PRINCIPLE Covid-19 treatments trial in the North East and North Cumbria widens to under 50s
- PRINCIPLE is the UK’s largest national priority platform trial evaluating Covid-19 treatments that can be taken at home to speed-up recovery and prevent hospital admission.
- Colchicine, an inexpensive anti-inflammatory commonly used to treat gout, is added to the trial and is being evaluated in participants from today. It is the fifth medication to be investigated in PRINCIPLE.
- For colchicine, the trial widens to include anyone with confirmed or possible Covid-19 who is aged 18-64 with shortness of breath from the illness or certain underlying health conditions, or those aged over 65.
- The trial can be joined online, over the telephone or via a GP practice.
A NIHR-supported study evaluating potential COVID-19 treatments that can be taken at home will now expand for the first time to include adults of any age.
The Platform Randomised trial of Interventions against Covid-19 In older peoPLE (PRINCIPLE) trial is investigating treatments for early-stage COVID-19 that can reduce overall recovery time and the burden of symptoms, and prevent the need for hospital admission. The study has been funded by NIHR and UK Research and Innovation as part of the UK Government’s rapid research response to the coronavirus pandemic.
By expanding parts of the trial to include people aged under 50, the study, led by an Oxford University team, will provide new insights into whether treatments can help those at greater risk of severe COVID-19 illness.
The trial will now include participants either aged 18-64 with shortness of breath from the illness or certain underlying health conditions that put them at risk of severe illness, and those aged over 65. Previously, only people with COVID-19 aged 50 or over and at most risk of complications from the illness were eligible to join the PRINCIPLE trial.
Researchers will also evaluate the gout drug colchicine, an inexpensive anti-inflammatory commonly used to treat gout. It is the fifth medication to be investigated in PRINCIPLE.
PRINCIPLE trial co-lead, Professor Chris Butler, a general practitioner and Professor of Primary Care at the University Oxford’s Nuffield Department of Primary Care Health Sciences, said:
“We are asking for eligible volunteers aged over 18 from all across the country to join the PRINCIPLE trial when they first experience Covid-19 symptoms, and help in the search for potential treatments. With Covid-19 still circulating in the community, and little known about the effect of new viral variants on younger adults, it is vital that we seize this window of opportunity to generate high-quality evidence to determine which treatments work, and which don’t.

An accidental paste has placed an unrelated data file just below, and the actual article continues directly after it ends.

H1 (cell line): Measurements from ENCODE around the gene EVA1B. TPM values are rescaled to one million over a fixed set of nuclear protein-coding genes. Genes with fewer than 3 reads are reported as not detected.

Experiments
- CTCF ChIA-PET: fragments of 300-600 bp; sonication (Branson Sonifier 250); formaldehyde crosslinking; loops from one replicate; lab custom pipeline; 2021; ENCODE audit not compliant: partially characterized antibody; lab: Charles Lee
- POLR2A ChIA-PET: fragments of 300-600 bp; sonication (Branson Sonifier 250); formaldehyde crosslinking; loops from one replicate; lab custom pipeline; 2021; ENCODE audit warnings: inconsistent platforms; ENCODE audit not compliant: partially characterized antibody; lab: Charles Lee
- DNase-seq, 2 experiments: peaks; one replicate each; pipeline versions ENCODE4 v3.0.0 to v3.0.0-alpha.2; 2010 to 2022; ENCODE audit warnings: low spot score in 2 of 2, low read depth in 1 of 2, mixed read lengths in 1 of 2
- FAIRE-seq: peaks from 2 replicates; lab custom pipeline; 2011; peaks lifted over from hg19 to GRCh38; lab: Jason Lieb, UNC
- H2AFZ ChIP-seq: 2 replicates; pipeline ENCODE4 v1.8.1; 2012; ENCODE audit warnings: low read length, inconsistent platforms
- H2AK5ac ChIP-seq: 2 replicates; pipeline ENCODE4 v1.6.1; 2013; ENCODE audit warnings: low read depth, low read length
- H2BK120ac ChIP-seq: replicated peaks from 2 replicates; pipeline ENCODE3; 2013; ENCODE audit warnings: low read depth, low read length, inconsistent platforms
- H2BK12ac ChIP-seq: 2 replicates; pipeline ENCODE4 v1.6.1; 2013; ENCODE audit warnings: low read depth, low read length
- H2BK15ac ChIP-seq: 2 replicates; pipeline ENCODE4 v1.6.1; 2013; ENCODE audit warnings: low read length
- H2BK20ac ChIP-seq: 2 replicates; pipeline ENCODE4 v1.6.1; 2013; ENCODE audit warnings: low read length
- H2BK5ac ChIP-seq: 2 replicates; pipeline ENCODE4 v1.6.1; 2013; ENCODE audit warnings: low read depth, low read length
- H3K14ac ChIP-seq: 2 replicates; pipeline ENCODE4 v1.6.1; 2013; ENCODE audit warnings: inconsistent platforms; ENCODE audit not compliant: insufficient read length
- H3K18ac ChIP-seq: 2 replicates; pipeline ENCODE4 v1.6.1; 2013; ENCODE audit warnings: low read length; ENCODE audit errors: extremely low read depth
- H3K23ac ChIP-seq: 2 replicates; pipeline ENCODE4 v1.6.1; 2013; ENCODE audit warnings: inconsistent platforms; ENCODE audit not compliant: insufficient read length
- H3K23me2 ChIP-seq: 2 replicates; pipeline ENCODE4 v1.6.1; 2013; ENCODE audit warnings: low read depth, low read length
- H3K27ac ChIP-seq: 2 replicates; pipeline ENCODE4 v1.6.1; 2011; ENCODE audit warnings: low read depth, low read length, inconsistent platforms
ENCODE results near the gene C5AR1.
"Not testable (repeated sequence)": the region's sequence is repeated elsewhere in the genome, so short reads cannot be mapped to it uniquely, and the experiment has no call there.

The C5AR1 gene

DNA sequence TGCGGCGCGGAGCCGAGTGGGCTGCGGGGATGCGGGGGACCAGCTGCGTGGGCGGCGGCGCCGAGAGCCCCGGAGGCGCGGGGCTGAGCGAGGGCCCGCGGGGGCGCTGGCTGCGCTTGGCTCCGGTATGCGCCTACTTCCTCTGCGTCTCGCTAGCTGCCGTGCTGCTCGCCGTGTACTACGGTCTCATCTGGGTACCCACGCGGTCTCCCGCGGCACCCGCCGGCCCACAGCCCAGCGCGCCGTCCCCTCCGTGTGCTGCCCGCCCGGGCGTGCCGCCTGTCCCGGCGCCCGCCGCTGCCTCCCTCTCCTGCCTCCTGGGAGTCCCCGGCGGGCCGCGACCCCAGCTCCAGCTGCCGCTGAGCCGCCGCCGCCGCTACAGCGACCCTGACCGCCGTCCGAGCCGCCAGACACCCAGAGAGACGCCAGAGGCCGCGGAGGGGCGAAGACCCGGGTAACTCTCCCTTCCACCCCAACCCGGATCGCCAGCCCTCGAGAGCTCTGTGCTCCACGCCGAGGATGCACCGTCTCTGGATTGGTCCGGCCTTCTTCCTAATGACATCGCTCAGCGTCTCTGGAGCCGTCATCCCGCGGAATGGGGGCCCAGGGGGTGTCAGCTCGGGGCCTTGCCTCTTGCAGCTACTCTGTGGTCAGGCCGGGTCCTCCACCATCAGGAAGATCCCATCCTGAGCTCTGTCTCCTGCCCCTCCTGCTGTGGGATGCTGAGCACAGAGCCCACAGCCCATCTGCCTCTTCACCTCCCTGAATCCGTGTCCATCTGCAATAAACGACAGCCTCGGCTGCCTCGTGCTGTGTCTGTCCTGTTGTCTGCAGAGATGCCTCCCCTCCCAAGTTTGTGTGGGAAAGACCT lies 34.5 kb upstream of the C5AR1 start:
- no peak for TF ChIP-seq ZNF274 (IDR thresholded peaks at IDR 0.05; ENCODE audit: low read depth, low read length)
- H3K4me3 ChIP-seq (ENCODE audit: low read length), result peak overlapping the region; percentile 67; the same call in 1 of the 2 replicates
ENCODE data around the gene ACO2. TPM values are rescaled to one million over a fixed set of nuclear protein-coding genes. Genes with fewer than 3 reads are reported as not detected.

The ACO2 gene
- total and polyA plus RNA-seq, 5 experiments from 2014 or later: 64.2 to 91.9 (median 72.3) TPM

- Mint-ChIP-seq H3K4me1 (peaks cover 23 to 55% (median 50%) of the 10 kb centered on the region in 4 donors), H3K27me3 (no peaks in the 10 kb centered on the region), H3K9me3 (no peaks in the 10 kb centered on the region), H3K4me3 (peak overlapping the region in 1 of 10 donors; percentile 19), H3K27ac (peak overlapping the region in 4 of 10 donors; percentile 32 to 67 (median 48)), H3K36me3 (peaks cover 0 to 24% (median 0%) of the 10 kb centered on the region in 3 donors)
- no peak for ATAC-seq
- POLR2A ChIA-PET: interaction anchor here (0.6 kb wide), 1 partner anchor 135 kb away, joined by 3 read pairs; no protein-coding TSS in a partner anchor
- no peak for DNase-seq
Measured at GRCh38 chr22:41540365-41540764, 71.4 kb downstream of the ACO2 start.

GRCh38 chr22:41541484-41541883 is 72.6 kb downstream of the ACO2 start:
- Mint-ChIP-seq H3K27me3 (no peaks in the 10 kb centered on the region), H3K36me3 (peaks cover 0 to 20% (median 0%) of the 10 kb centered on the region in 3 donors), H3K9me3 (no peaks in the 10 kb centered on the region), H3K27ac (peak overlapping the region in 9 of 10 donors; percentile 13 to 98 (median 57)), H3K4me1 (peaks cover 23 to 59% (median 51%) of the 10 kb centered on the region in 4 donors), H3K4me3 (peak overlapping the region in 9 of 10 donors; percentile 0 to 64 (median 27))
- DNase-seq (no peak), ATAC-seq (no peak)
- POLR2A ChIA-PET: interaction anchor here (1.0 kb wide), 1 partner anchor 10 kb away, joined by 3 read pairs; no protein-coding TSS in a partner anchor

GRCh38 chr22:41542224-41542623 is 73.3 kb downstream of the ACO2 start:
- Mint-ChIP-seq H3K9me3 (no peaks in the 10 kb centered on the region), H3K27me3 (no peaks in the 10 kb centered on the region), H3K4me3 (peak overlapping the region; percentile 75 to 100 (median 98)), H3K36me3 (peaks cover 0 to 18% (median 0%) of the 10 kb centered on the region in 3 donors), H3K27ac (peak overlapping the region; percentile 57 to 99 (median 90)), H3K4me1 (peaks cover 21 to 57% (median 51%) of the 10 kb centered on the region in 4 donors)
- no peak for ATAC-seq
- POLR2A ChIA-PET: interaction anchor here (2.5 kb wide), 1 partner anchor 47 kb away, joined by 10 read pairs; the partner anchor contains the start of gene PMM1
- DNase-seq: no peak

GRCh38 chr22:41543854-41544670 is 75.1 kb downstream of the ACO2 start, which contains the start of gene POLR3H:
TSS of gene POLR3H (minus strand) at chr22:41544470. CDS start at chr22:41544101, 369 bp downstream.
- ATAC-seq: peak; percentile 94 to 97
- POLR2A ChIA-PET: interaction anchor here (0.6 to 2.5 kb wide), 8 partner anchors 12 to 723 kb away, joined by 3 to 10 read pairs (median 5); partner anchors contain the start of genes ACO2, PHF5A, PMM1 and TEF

“Even with successful vaccines and other preventable measures in place, the availability of treatments with a solid evidence-base has a critical role to play in ending this pandemic, yet there are still very few options for treating Covid-19 before it becomes a severe illness.”
Professor Caroline Wroe, Clinical Director at NIHR Clinical Research Network North East and North Cumbria said:
“The PRINCIPLE trial will help us answer a really important research question about how best to treat COVID in a community setting, now for younger as well as older people.
“I encourage anyone across the region to sign up and take part if they feel able to, we still need volunteers to help us beat Covid-19.”
Minister for Innovation Lord Bethell said:
“The UK continues to be a leading force in finding and rolling out safe and effective treatments for Covid-19, with life-saving treatments dexamethasone and tocilizumab identified by our research. The government-funded PRINCIPLE trial presents an exciting opportunity to find treatments outside of hospital, stopping people’s symptoms from worsening at an earlier stage of the disease.
“The expansion of the trial, with a new treatment arm that is open to a wider patient cohort, is a promising development - I encourage as many eligible people as possible over the age of 18 to sign up to the trial and play a vital role in finding more treatments for this terrible virus.”
Following a screening questionnaire to confirm eligibility, participants will be randomly assigned a study drug or the usual standard-of-care NHS treatment. Those assigned to colchicine will receive a 14-day course of 500 micrograms (mcg) colchicine tablets, will be followed-up for 28 days and will be compared with participants who have been assigned to receive only the usual standard-of-care.
Those excluded from the colchicine study include women who are pregnant or breastfeeding, people taking certain medications, or those with inflammatory bowel disease.
People with coronavirus symptoms, or a positive test result, can join the trial easily online, over the telephone or via their GP practice from anywhere in the UK, without needing face-to-face visits with the trial team in Oxford.
The decision to widen the trial’s inclusion criteria and include colchicine was made by the University of Oxford researchers and the trial steering committee in conjunction with Chief Medical Officer for England, following a recommendation by the UK COVID-19 Therapeutics Advisory Panel.
The PRINCIPLE trial has so far determined that the antibiotics azithromycin and doxycycline are not effective treatments during the early stages of Covid-19. The trial continues to investigate budesonide, an inhaled corticosteroid, in people aged over 50.
PRINCIPLE is funded by a grant to the University of Oxford from UK Research and Innovation and the Department of Health and Social Care through the National Institute for Health Research as part of the UK Government’s rapid research response fund.
To find out more about how to join the study, visit www.principletrial.org or call 0800 138 0880.